‘An Old Age Problem?’: language and ageing.
Summary of Centre for Ageing Better’s latest report: ‘An Old Age Problem?’:
Centre for Ageing Better’s latest report analyses the language related to ageing and older people and has revealed the negative attitudes that pervade society, which could be detrimental to both intergenerational harmony and policy making regarding older people.
Using discourse analysis, ‘An Old Age Problem?’ looks at the way ageing and later life are referred to in the media, advertising, charity sector, and politics. The report also features stakeholder interviews from each of the sectors. Centre for Ageing Better has stated that the findings “reinforce the concerns raised around the treatment of older people during the COVID-19 pandemic”. Despite the different language used by the sectors, their narratives were based on similar stereotypes.
The analysis showed ageing to be associated with ill-health and decline – with older people being portrayed as dependent, frail, and vulnerable. They also found help, care, support, dementia, and the NHS to be in the top ten most frequently used words by society to describe older people.
Politics and media
Results revealed older people are often placed against younger people: “boomer vs millennial”, in competition for resources, with older age being associated with wealth. Centre for Ageing Better claims that this could overshadow the inequalities that exist within generations.
Tabloid news media is 5.5x more likely to refer to older people using colloquial and informal terminology such as ‘OAP’.
“Newspapers are looking to convey an impression very quickly, so if you are writing about old people, and it’s a touchy-feely story, then the grey-haired old couple walking arm in arm up the street might well be a sort of, image that comes to mind. Similarly, if you were writing about a cold snap coming up, then lonely old person wrapped in a blanket might well be the sort of image that comes to mind.” Matt Tee, Independent Press Standards Organisation (IPSO), Media stakeholder. (Has since left IPSO)
Creating these negative narratives around ageing stimulate further negative associations with ageing and older people.
The ageing population is framed overall as a costly crisis, as causing “increasing costs of service provision” and placing empathises on state support. Centre for Ageing Better argues that this overlooks the vitality of older people and their contribution to society, including caring for partners and family and providing community support.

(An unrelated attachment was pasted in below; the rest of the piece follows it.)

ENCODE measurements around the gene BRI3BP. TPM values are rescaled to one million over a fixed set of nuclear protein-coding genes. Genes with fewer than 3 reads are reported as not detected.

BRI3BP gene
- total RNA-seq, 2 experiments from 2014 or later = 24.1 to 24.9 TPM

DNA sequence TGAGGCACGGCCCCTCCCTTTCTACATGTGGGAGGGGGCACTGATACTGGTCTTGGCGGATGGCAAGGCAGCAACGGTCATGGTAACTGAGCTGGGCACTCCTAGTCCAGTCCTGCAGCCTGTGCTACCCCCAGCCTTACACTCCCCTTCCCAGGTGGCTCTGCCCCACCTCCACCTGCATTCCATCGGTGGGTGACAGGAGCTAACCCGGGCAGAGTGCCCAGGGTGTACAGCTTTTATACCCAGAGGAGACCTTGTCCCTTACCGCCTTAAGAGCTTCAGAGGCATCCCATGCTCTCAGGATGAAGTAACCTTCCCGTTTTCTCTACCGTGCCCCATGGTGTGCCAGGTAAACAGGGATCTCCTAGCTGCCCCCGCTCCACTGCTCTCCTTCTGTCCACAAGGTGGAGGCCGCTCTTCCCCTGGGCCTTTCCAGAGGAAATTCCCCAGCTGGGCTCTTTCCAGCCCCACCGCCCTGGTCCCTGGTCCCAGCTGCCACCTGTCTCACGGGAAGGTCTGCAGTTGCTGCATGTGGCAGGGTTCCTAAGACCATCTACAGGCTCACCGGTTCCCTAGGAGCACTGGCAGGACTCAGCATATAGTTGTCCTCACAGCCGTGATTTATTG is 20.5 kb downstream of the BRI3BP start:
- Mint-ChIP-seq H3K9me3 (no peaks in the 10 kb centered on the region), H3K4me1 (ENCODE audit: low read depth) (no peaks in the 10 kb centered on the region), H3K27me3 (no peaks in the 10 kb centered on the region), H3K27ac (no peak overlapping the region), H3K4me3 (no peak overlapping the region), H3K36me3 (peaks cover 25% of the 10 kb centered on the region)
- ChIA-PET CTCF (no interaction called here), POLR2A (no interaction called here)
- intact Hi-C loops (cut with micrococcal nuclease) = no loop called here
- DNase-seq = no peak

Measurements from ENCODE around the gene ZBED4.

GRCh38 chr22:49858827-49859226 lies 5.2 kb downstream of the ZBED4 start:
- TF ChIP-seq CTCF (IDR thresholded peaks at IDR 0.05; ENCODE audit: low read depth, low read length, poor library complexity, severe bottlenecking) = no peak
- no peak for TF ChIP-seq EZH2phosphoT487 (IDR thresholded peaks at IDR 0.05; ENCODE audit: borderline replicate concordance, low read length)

“I think the dominant narrative still is one of seeing ageing as a cost to the public purse and to society… it’s still very prevalent in, for example, debates around the funding of social care.” Paul Burstow, Social Care Institute for Excellence (SCIE)
The damaging result is that older people are represented as being the sole user of social care services, and as a direct cause of the funding crisis – when services are in fact being used by people of all ages.
Anna Dixon, Chief Executive at the Centre for Ageing Better, made a statement on the report:
“Open a newspaper on any day of the week and you’re likely to find articles which refer to the ‘crisis’ of an ageing population, ‘selfish’ boomers, or the ‘burden’ of older people on the NHS.
“Our new research highlights how pernicious these negative views of old age can be, with later life talked about most often in terms of decline, dependency and vulnerability across a range of sectors and representations of age in public life that are drawn from outdated assumptions and negative stereotypes.
“The serious concerns raised about the treatment of older people during the pandemic have highlighted the real-world consequences of this kind of language. The call for a ‘cull’ of the elderly was one particularly extreme response to the crisis, but it’s clear that negative attitudes to later life could have an impact on policymaking.
“We’re all living many years longer than our parents or grandparents, so it’s vital that we find new ways of talking about ageing. Politicians and those working in the media have a huge amount of power to shape the way we discuss these issues, and a responsibility to represent the reality and diversity of later life.”
The words we use influence others and can directly create negative stereotypes and reinforce detrimental narratives used throughout society. Centre for Ageing Better experts claims that this has led to the grouping of older people during the pandemic as a “vulnerable, frail and a problem” that must be dealt diminishing their value as equal members of society. They go further to warn that these negative discourses affect policymaking and cause further barriers between generations.
Centre for Ageing Better calls for age to be added to the protected characteristics of the Editor’s Code used to avoid discrimination in the media.